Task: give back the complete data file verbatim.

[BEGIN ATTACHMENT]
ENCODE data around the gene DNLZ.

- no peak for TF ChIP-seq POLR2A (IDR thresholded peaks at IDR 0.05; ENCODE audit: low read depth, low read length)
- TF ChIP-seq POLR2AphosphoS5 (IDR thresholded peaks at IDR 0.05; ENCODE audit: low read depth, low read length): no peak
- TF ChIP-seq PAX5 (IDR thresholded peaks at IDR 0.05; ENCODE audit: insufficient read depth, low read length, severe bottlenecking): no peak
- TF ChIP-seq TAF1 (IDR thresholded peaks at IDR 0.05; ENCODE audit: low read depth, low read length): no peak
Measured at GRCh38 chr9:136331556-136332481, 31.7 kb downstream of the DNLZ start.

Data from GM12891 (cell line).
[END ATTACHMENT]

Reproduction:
ENCODE data around the gene DNLZ.

- no peak for TF ChIP-seq POLR2A (IDR thresholded peaks at IDR 0.05; ENCODE audit: low read depth, low read length)
- TF ChIP-seq POLR2AphosphoS5 (IDR thresholded peaks at IDR 0.05; ENCODE audit: low read depth, low read length): no peak
- TF ChIP-seq PAX5 (IDR thresholded peaks at IDR 0.05; ENCODE audit: insufficient read depth, low read length, severe bottlenecking): no peak
- TF ChIP-seq TAF1 (IDR thresholded peaks at IDR 0.05; ENCODE audit: low read depth, low read length): no peak
Measured at GRCh38 chr9:136331556-136332481, 31.7 kb downstream of the DNLZ start.

Data from GM12891 (cell line).